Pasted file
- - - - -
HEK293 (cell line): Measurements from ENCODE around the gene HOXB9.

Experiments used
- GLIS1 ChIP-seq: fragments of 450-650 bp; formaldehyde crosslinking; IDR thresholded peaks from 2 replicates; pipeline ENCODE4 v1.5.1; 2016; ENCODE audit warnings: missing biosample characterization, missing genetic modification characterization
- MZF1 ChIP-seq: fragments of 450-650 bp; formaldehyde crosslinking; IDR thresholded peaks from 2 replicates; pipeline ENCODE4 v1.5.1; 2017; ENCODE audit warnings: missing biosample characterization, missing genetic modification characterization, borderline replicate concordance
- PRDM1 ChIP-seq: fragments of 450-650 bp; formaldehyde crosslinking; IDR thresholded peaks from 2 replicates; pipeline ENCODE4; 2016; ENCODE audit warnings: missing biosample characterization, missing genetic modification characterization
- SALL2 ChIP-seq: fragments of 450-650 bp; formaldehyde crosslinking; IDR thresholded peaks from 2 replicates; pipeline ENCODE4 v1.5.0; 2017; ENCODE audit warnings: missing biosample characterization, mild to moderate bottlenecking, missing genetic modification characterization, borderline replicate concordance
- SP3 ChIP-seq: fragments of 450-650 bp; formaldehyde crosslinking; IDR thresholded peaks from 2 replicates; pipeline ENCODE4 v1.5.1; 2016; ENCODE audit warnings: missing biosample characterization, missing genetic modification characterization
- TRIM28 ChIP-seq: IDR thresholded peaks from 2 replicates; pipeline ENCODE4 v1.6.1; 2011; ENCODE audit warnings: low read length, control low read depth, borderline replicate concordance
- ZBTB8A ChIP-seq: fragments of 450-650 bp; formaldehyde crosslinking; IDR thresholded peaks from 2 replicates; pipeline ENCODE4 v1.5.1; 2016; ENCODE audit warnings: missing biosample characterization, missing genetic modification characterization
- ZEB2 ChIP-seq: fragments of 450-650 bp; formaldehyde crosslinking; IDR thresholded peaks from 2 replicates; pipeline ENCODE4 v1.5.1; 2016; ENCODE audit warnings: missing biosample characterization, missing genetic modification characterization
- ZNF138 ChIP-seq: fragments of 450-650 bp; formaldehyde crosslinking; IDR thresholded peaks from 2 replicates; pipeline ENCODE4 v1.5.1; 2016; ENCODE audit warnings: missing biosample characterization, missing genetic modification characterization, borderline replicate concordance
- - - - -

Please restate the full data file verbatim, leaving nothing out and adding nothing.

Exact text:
HEK293 (cell line): Measurements from ENCODE around the gene HOXB9.

Experiments used
- GLIS1 ChIP-seq: fragments of 450-650 bp; formaldehyde crosslinking; IDR thresholded peaks from 2 replicates; pipeline ENCODE4 v1.5.1; 2016; ENCODE audit warnings: missing biosample characterization, missing genetic modification characterization
- MZF1 ChIP-seq: fragments of 450-650 bp; formaldehyde crosslinking; IDR thresholded peaks from 2 replicates; pipeline ENCODE4 v1.5.1; 2017; ENCODE audit warnings: missing biosample characterization, missing genetic modification characterization, borderline replicate concordance
- PRDM1 ChIP-seq: fragments of 450-650 bp; formaldehyde crosslinking; IDR thresholded peaks from 2 replicates; pipeline ENCODE4; 2016; ENCODE audit warnings: missing biosample characterization, missing genetic modification characterization
- SALL2 ChIP-seq: fragments of 450-650 bp; formaldehyde crosslinking; IDR thresholded peaks from 2 replicates; pipeline ENCODE4 v1.5.0; 2017; ENCODE audit warnings: missing biosample characterization, mild to moderate bottlenecking, missing genetic modification characterization, borderline replicate concordance
- SP3 ChIP-seq: fragments of 450-650 bp; formaldehyde crosslinking; IDR thresholded peaks from 2 replicates; pipeline ENCODE4 v1.5.1; 2016; ENCODE audit warnings: missing biosample characterization, missing genetic modification characterization
- TRIM28 ChIP-seq: IDR thresholded peaks from 2 replicates; pipeline ENCODE4 v1.6.1; 2011; ENCODE audit warnings: low read length, control low read depth, borderline replicate concordance
- ZBTB8A ChIP-seq: fragments of 450-650 bp; formaldehyde crosslinking; IDR thresholded peaks from 2 replicates; pipeline ENCODE4 v1.5.1; 2016; ENCODE audit warnings: missing biosample characterization, missing genetic modification characterization
- ZEB2 ChIP-seq: fragments of 450-650 bp; formaldehyde crosslinking; IDR thresholded peaks from 2 replicates; pipeline ENCODE4 v1.5.1; 2016; ENCODE audit warnings: missing biosample characterization, missing genetic modification characterization
- ZNF138 ChIP-seq: fragments of 450-650 bp; formaldehyde crosslinking; IDR thresholded peaks from 2 replicates; pipeline ENCODE4 v1.5.1; 2016; ENCODE audit warnings: missing biosample characterization, missing genetic modification characterization, borderline replicate concordance